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A Stranger’s Christmas Card Saved This Soldier’s Life – 48 Years Later, He Finally Meets His Angel

A12-year-old’s words of gratitude helped bring a soldier home.

It was Christmas Day 1970. Thousands of miles from home, in the midst of the Vietnam War, 23-year-old Army helicopter sniper, John Metzler, took a quiet moment to open up a Christmas card.

Addressed simply to “Dear Serviceman” the letter was written by a 12-year-old girl. A stranger.

But that didn’t matter. What mattered was her message. A message he desperately needed to hear and one that he would carry with him for the next 48 years.

The Simple Message a Vietnam Soldier Desperately Needed

Donna Caye Ludemann Sica was in sixth grade at the St. Mark’s Lutheran Church and School when she, along with her classmates, completed a school project for the American servicemen fighting in the war overseas.

They each wrote a letter to an unknown soldier. Hers simply read in part:

“I want to give my sincere thanks for going over to war to fight for us. The class hopes that you will be able to come home even if it’s for the holidaies [sic]. We hope that some day all the wars will stop and everyone will be in peace.”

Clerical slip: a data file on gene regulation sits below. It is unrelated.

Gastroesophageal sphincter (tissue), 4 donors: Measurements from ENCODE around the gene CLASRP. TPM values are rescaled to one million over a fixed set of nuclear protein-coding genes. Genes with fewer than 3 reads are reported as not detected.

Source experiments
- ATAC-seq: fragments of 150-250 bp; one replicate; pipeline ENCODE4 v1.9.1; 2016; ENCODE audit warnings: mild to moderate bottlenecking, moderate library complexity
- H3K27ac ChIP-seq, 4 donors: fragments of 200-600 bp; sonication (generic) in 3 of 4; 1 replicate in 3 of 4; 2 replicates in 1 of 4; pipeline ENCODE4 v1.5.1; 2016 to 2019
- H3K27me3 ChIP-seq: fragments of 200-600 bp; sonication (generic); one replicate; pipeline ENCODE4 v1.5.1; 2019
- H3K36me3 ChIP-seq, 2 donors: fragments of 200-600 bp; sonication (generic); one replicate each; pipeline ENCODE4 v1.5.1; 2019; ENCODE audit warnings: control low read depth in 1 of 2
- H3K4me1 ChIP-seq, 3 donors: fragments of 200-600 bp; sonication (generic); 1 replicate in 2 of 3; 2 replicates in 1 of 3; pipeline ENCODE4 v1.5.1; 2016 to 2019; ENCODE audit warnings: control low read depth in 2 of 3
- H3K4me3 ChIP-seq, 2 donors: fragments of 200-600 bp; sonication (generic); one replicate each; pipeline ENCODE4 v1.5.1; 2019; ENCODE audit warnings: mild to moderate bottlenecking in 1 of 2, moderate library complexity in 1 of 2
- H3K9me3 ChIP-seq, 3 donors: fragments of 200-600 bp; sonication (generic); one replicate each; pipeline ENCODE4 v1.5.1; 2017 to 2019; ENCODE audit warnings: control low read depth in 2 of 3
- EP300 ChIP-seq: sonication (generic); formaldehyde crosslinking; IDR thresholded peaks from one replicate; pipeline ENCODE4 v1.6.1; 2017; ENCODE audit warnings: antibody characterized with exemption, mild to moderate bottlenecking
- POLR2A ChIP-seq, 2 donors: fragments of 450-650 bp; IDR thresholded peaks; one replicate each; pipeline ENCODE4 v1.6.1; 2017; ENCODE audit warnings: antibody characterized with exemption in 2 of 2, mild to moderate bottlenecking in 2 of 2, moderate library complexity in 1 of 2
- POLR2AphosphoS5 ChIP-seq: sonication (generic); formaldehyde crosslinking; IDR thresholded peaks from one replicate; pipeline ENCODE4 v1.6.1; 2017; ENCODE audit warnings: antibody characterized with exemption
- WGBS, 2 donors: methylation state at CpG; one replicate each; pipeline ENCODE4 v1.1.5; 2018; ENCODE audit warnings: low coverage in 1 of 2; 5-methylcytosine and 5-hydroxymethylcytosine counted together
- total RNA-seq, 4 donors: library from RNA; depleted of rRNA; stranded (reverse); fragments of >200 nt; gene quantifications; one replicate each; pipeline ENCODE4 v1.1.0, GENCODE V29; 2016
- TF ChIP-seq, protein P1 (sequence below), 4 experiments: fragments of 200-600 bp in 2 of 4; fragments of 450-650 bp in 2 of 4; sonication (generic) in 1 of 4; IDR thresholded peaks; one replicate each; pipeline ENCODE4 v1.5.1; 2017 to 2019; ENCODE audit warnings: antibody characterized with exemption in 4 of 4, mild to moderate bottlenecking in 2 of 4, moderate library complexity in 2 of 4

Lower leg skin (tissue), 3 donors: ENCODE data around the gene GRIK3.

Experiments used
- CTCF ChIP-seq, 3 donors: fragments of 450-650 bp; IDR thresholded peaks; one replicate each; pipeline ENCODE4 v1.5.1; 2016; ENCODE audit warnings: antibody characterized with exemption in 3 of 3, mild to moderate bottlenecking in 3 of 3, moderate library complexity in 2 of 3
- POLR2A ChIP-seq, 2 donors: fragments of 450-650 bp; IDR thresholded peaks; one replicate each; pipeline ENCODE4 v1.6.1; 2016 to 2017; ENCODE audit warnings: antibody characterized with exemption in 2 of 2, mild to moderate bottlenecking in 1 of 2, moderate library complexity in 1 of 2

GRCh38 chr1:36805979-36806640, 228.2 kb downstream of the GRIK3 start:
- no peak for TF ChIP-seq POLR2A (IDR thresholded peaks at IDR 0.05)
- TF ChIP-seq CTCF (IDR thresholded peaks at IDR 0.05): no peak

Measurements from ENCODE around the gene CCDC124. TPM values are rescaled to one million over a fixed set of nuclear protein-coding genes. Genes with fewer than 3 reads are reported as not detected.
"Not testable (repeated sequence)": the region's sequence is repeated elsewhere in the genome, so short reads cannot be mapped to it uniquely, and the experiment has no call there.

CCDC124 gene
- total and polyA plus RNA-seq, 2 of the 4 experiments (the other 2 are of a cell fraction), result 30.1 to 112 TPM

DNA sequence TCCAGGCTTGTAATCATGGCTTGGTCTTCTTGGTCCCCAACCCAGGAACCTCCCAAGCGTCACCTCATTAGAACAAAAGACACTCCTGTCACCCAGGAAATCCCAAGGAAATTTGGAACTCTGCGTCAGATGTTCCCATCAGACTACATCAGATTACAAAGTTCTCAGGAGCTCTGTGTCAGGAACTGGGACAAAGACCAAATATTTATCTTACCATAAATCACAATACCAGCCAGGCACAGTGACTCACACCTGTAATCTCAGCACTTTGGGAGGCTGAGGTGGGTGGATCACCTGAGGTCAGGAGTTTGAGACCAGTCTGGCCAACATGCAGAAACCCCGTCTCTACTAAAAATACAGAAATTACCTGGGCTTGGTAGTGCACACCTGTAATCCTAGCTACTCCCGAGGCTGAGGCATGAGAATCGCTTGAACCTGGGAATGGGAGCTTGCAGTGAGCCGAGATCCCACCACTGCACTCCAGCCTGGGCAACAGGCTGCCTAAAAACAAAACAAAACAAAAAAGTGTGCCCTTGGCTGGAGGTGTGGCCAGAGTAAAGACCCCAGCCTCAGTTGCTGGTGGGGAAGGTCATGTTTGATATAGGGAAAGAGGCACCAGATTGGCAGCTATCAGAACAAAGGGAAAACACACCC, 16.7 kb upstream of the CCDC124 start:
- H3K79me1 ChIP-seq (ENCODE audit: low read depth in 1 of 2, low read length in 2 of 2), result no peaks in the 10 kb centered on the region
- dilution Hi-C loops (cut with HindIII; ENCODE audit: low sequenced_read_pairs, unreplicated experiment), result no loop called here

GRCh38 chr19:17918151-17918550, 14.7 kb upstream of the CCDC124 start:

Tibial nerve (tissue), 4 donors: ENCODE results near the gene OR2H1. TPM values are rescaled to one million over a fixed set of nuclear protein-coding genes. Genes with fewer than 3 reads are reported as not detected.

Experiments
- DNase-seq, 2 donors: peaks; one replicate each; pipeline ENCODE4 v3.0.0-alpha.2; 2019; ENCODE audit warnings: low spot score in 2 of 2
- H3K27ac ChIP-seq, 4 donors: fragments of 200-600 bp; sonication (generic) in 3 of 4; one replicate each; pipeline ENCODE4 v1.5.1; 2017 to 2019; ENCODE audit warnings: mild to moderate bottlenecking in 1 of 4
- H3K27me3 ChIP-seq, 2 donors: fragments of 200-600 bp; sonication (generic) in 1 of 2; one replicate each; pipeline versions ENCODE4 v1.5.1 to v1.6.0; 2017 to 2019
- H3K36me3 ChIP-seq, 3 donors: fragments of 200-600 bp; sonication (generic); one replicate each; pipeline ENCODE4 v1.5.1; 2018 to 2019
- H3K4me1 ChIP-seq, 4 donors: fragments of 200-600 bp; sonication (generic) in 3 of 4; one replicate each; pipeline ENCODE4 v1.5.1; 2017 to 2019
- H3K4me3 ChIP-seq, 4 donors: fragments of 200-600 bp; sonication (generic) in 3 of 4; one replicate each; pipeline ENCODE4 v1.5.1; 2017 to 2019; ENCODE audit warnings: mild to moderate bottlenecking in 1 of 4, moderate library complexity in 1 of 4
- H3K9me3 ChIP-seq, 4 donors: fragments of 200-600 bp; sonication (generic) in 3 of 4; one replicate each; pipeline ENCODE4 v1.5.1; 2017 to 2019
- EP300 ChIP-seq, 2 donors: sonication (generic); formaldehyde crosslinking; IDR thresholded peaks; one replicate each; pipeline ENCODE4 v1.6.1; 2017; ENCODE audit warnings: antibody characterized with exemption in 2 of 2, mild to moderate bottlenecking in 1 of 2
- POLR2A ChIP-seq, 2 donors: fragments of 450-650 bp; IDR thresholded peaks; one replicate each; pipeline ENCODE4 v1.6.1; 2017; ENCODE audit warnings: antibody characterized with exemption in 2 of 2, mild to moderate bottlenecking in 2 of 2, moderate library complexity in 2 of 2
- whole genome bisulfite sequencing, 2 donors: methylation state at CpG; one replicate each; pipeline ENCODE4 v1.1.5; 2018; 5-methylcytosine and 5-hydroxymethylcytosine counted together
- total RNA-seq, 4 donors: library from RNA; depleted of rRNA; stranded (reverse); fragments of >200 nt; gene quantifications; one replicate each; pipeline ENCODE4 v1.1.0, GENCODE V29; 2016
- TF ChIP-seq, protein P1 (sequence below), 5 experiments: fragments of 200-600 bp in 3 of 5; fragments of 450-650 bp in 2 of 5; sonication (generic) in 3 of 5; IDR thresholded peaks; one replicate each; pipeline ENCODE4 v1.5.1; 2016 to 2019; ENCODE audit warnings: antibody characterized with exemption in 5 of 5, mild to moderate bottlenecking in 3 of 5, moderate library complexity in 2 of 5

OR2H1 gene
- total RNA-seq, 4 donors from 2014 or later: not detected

She signed it, “Your friend, Donna Caye.”

Little did she know that those words of gratitude would be the fuel that kept Metzler going in an otherwise deeply divisive, brutal, and thankless war.

By the time Metzler received the letter in 1970, the war in Vietnam had been raging for 15 years. Public sentiment had turned and the anti-war movement had gained momentum. As the seemingly endless war dragged on and casualties mounted, many soldiers felt a growing sense of disillusionment, abandonment, and betrayal.

The fact that someone took the time to acknowledge his service to his country was life-giving.

A Reunion Five Decades in the Making

John Metzler as a young Vietnam soldier and older reading a letter.
@WFMY News 2/YouTube

The letter meant so much to Metzler that he held onto it long after the war was over, keeping it tucked behind a picture on a shelf in his home in Wendell, Idaho, where it sat for nearly five decades.

“Fact is I think it means more today than it did when I got it,” the Army veteran told CBS News.

He never forgot Donna Caye. And 48 years after receiving the letter, he asked his family to help him track her down so he could finally meet her.

Without his knowing, his family found her living across the country in Florida. Donna Caye had no idea of the impact her words had on that young soldier so many years earlier. But she never forgot writing them.

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